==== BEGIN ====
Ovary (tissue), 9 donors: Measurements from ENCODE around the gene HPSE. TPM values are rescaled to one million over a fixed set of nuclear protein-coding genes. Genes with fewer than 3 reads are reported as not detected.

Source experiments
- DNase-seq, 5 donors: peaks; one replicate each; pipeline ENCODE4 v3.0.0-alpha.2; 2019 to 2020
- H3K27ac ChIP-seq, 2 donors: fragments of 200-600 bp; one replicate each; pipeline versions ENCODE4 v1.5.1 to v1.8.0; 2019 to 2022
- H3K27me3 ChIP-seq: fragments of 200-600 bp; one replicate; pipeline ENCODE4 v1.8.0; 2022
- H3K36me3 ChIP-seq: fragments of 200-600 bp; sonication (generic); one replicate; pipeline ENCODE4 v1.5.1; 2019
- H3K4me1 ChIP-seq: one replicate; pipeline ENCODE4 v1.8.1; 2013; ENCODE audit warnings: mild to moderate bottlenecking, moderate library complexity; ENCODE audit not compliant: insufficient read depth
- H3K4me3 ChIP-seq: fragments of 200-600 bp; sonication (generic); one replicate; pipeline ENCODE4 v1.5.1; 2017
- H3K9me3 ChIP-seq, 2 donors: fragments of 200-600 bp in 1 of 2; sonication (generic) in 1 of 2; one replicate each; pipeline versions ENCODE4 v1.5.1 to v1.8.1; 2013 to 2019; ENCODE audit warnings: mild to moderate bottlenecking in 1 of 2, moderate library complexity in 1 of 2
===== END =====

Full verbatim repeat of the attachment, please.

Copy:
Ovary (tissue), 9 donors: Measurements from ENCODE around the gene HPSE. TPM values are rescaled to one million over a fixed set of nuclear protein-coding genes. Genes with fewer than 3 reads are reported as not detected.

Source experiments
- DNase-seq, 5 donors: peaks; one replicate each; pipeline ENCODE4 v3.0.0-alpha.2; 2019 to 2020
- H3K27ac ChIP-seq, 2 donors: fragments of 200-600 bp; one replicate each; pipeline versions ENCODE4 v1.5.1 to v1.8.0; 2019 to 2022
- H3K27me3 ChIP-seq: fragments of 200-600 bp; one replicate; pipeline ENCODE4 v1.8.0; 2022
- H3K36me3 ChIP-seq: fragments of 200-600 bp; sonication (generic); one replicate; pipeline ENCODE4 v1.5.1; 2019
- H3K4me1 ChIP-seq: one replicate; pipeline ENCODE4 v1.8.1; 2013; ENCODE audit warnings: mild to moderate bottlenecking, moderate library complexity; ENCODE audit not compliant: insufficient read depth
- H3K4me3 ChIP-seq: fragments of 200-600 bp; sonication (generic); one replicate; pipeline ENCODE4 v1.5.1; 2017
- H3K9me3 ChIP-seq, 2 donors: fragments of 200-600 bp in 1 of 2; sonication (generic) in 1 of 2; one replicate each; pipeline versions ENCODE4 v1.5.1 to v1.8.1; 2013 to 2019; ENCODE audit warnings: mild to moderate bottlenecking in 1 of 2, moderate library complexity in 1 of 2